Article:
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The "Snoopers' Charter" is dead...
EU parliamentarians propose to strip citizens of their privacy rights
US government cracks down on surveillance technology reseller; HMRC remains silent in similar case
International privacy activists voice their objection to the Communications Data Bill
Audit and Consent: Health databases in a noSQL world
Peaceful Protester's personal data removed from extremism database
Microsoft report helps to connect the dots on access to communications data
HMRC must investigate potential breach of UK export laws by Gamma International in face of new evidence
The manufacture of 'surveillance by consent'
Lawful interception: the Russian approach
APEC Cross Border Privacy Rules system awaits final component
European Parliament committees threaten wholesale destruction of privacy and data protection rights
Court of Appeal tells UK government that Criminal Records Bureau checks system breaches human rights
The Brussels Privacy Declaration
On International Data Privacy Day - who is reading your emails?
Have you seen your digital footprint lately?
Bull quietly offloads controversial surveillance technology after Libya revelations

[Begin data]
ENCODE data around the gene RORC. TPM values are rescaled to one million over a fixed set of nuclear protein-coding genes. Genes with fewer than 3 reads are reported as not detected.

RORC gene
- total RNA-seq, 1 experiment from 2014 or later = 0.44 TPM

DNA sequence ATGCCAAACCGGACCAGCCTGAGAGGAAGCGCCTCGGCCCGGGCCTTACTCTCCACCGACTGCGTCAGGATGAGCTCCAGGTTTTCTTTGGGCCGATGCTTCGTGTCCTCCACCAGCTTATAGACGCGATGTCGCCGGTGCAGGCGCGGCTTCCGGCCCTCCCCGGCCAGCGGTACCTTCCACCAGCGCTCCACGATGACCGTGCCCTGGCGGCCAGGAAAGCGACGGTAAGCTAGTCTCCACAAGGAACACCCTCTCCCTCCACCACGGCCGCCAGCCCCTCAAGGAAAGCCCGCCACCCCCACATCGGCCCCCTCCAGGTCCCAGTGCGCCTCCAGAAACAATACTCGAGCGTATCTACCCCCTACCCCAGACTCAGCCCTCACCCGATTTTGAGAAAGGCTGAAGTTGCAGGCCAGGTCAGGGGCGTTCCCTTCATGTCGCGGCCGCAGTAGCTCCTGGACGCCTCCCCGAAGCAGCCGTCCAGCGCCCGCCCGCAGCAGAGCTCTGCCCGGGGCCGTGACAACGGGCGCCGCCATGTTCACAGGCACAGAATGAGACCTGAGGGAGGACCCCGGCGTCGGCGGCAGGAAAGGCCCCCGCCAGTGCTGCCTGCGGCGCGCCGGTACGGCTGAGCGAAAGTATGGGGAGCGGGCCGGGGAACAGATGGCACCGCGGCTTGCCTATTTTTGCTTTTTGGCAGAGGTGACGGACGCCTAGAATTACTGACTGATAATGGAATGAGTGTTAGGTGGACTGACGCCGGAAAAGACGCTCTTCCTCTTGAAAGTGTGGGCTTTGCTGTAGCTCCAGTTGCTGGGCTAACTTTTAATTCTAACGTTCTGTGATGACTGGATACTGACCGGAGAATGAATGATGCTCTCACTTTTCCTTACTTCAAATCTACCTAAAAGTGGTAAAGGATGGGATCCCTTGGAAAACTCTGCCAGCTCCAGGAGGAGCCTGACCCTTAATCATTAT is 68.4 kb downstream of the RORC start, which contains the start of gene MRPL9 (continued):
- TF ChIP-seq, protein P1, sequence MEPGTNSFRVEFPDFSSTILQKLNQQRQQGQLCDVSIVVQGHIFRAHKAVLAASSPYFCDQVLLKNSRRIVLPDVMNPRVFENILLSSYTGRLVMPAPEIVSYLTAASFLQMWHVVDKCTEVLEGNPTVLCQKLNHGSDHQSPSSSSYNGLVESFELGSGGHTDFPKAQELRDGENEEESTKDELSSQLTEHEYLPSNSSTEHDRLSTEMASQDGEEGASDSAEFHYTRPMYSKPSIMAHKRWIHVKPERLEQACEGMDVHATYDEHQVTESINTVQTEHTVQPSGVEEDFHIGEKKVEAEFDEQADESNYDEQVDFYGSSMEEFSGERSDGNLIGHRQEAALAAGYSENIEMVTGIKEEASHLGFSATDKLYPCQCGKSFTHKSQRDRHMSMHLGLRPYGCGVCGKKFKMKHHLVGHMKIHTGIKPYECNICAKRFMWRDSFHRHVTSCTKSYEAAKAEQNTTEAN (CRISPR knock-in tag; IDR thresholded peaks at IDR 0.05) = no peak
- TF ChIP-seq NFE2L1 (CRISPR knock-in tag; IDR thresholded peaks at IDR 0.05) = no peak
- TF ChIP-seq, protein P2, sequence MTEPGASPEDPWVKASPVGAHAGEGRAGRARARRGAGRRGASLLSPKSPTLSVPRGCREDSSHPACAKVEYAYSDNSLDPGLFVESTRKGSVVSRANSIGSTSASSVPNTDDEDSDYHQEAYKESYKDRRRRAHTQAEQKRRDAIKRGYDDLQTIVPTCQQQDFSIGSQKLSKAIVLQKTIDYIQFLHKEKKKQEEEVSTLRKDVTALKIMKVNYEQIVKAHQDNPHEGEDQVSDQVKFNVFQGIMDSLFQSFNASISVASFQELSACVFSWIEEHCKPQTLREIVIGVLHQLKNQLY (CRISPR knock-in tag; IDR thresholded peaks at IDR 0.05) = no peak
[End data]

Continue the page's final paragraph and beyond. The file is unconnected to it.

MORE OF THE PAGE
In ex-Soviet states, Russian spy tech still watches you
HM Revenue & Customs must now investigate Gamma International for potential illegal exports
Digitised oppression: Saudi electronic tracking system another step in the wrong direction for women’s rights
ICO publishes the Anonymisation Code of Practice
The EURODAC debate: Do asylum-seekers deserve human rights?
Finally, a grown-up debate about communications surveillance
PI is pleased to announce a public consultation on the International Principles on Communications Surveillance and Human Rights
Recent international privacy developments
Warrantless surveillance of private property deemed lawful in the US
With new promise comes new perils: ICTs and the right to privacy in Africa
Towards international principles on communications surveillance
Why privacy matters
Don’t be extraordinary - why being boring may be the only way UK state school pupils can protect their privacy